AFTER two months' suspension from the stock exchange, Tasmanian forestry company Gunns is believed to have won the backing of key institutional shareholders for a $400 million-plus recapitalisation to pay down debt, realise the value of its plantation estate and develop its controversial pulp mill.
One fund manager who is substantial in the stock, speaking off the record, said Gunns' main problem had been its stretched balance sheet and there was ''huge value in the company'' not reflected in its share price.
Gunns was suspended from trade at 16¢ on March 9 after New Zealand billionaire Richard Chandler withdrew suddenly from a planned $150 million recapitalisation. The company reported net tangible asset backing of 88¢ a share at the end of 2011.
The fund manager said Gunns could not realise the value of its assets, including 150,000 hectares of plantations, with its bankers at the door. Gunns, which now has a market capitalisation of $136 million, owes more than $550 million.
Institutional shareholders are believed to accept Gunns' capital raising is needed, whether or not it leads to the successful development of the $2.3 billion pulp mill at Bell Bay in the Tamar Valley. But if Gunns pulls out of the project, it will be forced to write off capital costs of $232 million as at December 31.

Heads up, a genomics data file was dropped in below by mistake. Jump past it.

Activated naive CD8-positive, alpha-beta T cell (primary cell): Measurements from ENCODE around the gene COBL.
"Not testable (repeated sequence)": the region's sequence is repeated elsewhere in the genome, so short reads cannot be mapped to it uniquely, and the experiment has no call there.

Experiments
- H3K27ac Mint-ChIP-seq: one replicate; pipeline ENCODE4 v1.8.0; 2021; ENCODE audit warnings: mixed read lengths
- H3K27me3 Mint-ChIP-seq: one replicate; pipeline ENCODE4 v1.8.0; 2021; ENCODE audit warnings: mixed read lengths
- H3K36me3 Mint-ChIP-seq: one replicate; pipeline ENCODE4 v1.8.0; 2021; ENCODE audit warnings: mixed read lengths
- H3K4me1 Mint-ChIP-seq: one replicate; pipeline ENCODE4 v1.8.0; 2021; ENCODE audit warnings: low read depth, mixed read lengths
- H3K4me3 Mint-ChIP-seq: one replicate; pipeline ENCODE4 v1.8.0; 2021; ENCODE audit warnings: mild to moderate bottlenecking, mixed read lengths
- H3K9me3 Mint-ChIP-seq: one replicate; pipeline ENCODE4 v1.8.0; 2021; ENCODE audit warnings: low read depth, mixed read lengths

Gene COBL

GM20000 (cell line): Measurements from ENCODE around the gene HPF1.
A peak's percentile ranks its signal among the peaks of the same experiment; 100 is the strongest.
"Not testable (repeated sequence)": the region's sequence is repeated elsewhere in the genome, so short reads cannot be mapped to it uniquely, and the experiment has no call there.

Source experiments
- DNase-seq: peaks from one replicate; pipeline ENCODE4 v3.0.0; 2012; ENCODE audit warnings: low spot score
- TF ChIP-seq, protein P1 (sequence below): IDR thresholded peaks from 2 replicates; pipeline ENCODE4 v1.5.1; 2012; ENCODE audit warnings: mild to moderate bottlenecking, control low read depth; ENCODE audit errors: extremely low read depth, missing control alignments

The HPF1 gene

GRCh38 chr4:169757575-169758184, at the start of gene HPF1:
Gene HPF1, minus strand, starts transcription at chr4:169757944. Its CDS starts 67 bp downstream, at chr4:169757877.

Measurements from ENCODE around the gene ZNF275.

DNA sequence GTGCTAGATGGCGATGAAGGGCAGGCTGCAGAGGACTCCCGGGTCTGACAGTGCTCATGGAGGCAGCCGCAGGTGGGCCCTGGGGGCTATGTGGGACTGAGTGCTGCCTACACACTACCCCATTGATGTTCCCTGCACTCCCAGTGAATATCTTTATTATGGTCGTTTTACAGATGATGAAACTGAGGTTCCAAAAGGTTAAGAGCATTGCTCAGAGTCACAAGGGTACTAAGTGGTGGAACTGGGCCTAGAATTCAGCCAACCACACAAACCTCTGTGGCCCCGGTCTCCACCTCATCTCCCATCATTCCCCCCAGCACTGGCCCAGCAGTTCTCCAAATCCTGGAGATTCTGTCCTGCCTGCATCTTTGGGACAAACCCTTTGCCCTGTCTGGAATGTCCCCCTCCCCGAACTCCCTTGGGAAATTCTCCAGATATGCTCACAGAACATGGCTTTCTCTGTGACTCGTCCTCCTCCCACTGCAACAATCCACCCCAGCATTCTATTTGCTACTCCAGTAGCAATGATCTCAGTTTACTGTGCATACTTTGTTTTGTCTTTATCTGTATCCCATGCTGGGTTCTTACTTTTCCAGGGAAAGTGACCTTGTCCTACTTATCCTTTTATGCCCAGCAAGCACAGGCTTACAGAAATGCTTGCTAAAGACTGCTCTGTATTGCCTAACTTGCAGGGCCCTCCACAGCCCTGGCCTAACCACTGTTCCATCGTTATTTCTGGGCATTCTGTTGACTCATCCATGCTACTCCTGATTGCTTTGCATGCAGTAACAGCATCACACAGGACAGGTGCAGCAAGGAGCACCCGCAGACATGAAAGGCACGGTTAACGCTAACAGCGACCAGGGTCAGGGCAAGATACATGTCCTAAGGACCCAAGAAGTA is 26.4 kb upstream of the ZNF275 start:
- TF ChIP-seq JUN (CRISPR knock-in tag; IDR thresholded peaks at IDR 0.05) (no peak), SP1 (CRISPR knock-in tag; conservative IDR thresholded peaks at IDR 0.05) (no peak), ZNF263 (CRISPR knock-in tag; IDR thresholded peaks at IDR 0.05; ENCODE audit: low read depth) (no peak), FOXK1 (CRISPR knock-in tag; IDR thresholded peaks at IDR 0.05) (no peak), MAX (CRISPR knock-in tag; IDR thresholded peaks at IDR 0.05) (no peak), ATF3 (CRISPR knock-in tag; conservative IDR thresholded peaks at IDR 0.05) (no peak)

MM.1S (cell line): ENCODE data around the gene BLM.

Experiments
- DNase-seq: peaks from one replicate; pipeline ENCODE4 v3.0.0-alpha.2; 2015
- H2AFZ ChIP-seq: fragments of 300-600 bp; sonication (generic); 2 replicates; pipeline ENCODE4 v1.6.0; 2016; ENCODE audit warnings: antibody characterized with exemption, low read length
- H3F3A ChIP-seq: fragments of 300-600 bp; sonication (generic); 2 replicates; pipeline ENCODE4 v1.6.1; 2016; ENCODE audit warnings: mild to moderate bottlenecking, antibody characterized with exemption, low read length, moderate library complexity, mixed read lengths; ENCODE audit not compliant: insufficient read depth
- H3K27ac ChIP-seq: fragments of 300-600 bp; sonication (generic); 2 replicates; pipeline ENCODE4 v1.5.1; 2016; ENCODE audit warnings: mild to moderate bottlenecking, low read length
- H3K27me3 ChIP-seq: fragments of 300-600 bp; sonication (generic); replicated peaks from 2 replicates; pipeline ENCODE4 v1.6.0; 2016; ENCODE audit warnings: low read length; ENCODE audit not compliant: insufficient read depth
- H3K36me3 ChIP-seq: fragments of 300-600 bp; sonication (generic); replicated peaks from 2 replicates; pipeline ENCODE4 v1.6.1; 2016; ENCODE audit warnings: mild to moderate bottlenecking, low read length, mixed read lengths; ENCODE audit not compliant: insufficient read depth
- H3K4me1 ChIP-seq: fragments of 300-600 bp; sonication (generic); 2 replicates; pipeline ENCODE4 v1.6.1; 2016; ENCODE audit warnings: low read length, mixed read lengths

Gunns chief executive Greg L'Estrange, whose contract expires in July, was overseas meeting investors this week and would not comment on the capital raising but has previously told BusinessDay the Bell Bay pulp mill was in the top quartile of cost-competitiveness worldwide.
''It's competitive at [an exchange rate of] $1.05,'' he said. ''It's the only manufacturing project in Australia, let alone Tasmania.''
The fund manager said if Mr L'Estrange was able to finalise the recapitalisation he had ''done what's required. He's done an enormous job.''